In This Issue


Google sacks another pro-union organiser, the 5th in 3 weeks

Google has sacked a 5th employee over the space of 3 weeks, for internal activism. Of course, Google isn't saying the activism is the reason they were sacked, but reading between the lines, that's absolutely 100% why they were sacked. Today's victim is Kathryn Spiers, a security engineer who's job it was to send browser notifications to Google's internal devices with security warnings/alerts/info. She rigged her Chrome extension to pop up a message when people visited a particular anti-union website to say "Googlers have the right to participate in protected concerted activities". Google's official line is that "a security engineer misused a security and privacy tool to create a pop-up that was neither about security nor privacy", but I bet if she put in "Merry Christmas!" or something like that and she wasn't a known "agitator" there wouldn't have been a problem.

Cryptocurrency exchange operator’s body may be exhumed from grave to prove he is dead

Remember the story of cryptocurrency exchange operator Gerry Cotten? He was the guy accused of faking his death in India together with his missus and running off with at least US$137m of customer funds. The official story is that he died of Chrohn's disease complications and because Gerry was the only person with the password to access the wallet containing everyone's funds, the money is lost. The customers of his exchange, Quadriga, are so pissed off and so vehemently believe Gerry faked his death, that they want his body exhumed to prove old mate is actually dead. I kinda don't blame Quadriga's customers for being skeptical, the cryptocurrency world is so full of charlatans that you can't really trust the dude is dead unless you've got a corpse.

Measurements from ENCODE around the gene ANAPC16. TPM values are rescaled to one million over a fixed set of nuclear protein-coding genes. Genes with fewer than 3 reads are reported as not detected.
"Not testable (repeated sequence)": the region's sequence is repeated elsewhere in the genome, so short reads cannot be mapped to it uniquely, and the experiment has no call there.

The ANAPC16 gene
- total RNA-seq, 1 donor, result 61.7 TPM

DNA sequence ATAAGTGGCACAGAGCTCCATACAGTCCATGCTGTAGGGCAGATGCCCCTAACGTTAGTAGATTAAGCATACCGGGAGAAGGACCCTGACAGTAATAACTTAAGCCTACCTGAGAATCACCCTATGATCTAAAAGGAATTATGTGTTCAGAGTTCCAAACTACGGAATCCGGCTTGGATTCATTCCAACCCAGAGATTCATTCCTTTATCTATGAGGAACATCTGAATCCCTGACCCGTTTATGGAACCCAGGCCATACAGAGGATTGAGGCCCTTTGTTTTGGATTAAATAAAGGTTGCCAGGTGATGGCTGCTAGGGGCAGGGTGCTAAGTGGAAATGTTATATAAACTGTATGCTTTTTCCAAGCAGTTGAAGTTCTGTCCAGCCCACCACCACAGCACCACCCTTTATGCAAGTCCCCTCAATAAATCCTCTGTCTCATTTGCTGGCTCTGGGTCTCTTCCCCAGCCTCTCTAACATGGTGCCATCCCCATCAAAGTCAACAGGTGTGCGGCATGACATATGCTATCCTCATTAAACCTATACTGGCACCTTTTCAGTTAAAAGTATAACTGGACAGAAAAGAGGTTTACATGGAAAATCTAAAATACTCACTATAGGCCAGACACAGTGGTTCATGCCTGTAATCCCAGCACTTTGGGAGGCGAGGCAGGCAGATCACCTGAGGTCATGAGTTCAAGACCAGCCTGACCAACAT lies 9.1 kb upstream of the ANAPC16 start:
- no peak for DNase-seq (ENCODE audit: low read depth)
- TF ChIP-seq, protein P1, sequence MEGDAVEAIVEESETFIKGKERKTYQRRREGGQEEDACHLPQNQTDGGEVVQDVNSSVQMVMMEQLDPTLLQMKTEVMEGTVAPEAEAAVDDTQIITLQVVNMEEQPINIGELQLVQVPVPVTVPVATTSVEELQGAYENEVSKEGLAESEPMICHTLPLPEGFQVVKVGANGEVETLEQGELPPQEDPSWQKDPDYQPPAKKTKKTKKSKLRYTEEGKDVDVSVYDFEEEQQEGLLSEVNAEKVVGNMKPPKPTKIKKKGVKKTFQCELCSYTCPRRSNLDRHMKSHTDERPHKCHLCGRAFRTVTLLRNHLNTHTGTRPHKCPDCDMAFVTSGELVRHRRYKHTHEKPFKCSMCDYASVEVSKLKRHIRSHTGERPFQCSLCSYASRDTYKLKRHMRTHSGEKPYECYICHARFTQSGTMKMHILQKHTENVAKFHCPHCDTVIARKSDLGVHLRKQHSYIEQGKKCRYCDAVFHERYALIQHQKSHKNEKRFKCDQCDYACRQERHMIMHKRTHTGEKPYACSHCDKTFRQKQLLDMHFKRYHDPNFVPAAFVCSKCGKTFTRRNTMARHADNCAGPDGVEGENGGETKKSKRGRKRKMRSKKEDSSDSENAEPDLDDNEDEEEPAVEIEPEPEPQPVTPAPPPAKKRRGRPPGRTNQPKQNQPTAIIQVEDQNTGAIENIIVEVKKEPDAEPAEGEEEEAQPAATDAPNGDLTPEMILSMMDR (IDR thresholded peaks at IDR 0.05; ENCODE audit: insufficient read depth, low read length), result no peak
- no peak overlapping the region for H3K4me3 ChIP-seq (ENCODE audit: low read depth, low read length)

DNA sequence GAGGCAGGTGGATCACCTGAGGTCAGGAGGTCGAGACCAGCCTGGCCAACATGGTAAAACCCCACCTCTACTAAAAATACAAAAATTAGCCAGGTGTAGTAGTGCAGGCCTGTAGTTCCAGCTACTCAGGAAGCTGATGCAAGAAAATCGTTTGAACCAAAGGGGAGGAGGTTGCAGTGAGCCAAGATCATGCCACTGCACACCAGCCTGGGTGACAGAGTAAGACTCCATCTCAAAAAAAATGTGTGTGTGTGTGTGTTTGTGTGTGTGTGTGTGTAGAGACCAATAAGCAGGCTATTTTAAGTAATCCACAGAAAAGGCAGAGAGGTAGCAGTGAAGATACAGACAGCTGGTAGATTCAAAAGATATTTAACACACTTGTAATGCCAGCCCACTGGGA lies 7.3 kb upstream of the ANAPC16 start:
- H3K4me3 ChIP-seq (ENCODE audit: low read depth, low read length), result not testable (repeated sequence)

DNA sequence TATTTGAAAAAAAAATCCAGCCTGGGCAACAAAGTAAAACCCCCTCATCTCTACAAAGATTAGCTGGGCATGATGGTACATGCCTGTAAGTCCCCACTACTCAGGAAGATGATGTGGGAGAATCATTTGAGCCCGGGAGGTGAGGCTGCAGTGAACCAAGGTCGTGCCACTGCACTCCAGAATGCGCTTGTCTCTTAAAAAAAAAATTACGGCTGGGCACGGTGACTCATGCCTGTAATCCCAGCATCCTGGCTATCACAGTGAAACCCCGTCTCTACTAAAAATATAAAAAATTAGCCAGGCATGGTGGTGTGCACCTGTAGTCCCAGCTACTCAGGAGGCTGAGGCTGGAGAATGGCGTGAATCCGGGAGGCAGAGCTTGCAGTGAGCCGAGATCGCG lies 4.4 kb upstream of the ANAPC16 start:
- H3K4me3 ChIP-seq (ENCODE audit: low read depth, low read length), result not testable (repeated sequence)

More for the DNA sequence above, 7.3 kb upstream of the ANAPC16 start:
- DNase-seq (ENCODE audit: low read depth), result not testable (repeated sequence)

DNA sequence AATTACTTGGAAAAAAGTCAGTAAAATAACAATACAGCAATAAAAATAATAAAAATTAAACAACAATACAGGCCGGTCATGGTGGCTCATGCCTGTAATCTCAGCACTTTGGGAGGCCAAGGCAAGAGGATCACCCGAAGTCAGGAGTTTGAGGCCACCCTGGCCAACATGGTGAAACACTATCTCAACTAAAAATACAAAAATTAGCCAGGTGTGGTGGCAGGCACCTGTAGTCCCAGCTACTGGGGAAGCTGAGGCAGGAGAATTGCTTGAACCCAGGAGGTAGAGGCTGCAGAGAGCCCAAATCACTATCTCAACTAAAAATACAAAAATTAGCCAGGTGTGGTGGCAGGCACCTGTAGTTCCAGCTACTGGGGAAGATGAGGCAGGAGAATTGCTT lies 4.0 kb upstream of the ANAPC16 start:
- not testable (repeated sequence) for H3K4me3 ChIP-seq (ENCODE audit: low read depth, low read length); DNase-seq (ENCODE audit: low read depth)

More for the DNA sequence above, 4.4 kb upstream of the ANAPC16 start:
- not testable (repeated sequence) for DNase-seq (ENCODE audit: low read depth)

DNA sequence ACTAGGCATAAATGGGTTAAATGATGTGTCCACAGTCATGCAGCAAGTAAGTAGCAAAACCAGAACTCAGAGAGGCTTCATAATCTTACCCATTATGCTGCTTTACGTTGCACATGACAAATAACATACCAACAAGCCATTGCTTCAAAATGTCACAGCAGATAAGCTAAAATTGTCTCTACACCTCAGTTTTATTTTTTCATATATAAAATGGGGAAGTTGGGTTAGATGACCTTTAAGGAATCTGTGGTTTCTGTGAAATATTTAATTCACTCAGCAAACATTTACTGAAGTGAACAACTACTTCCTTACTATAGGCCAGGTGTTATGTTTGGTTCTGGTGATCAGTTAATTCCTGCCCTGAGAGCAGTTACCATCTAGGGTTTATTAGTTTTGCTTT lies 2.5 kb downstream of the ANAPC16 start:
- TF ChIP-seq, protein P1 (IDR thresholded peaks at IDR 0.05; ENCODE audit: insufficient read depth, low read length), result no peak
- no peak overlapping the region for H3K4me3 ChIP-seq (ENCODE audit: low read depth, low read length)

FTC tells to stop misleading customers about how their data is monetised was a very popular service that monitored your inbox and made it easy to unsubscribe to emails with a single click, or even automatically if you never opened them. Sounds handy, but it all went to shit in late-2017 when people realised they monetised this free service by "selling receipt data to Uber so the ride hailing service could better target customers who might be using its competitor Lyft more often". The US Federal Trade Commission didn't like's antics either and the two have now reached a settlement that mandates "delete personal information it collected from consumers" and to cease "misrepresenting the extent to which it collects, uses. stores, or shares information it collects from consumers". also has to contact users and tell them they were mislead.

Not News

Should you get a big TV or ultra-short throw projector for your motion picture viewing needs?

It's almost Boxing Day and that means big TVs on sale! The largest ones I've seen are around 80" - 86", but what if you want a screen bigger than that? What if you want an 100" TV, what do you do without selling a kidney for it?! (i.e: me, I want a 100” TV). A projector is the obvious answer, but they require some fucking around and without a dedicated room or a way to control the light, can be a crap experience. Lately ultra-short throw projectors (particularly laser ones) have come up as an alternative to traditional projectors. The Wirecutter has a short piece on the pros and cons of using a UST instead of a big-screen TV - long story short, sports & games are good, moody movies are not (the contrast sucks) and if you project it onto a blank wall, it'll look even worse. They recommend getting a sweet 85" TV instead of a 100"-120" UST and projection screen, which work out to around the same price. The TV will have proper 4K too, the projector won't.


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😁 The Sizzle is curated by Anthony "@decryption" Agius and emailed every weekday afternoon. Join us on Slack and chat with other Sizzle subscribers.

The Sizzle is created on Wathaurong land and acknowledges the traditional owners of country throughout Australia, recognising their continuing connection to land, water and community. I pay my respect to them and their cultures and to elders both past and present.​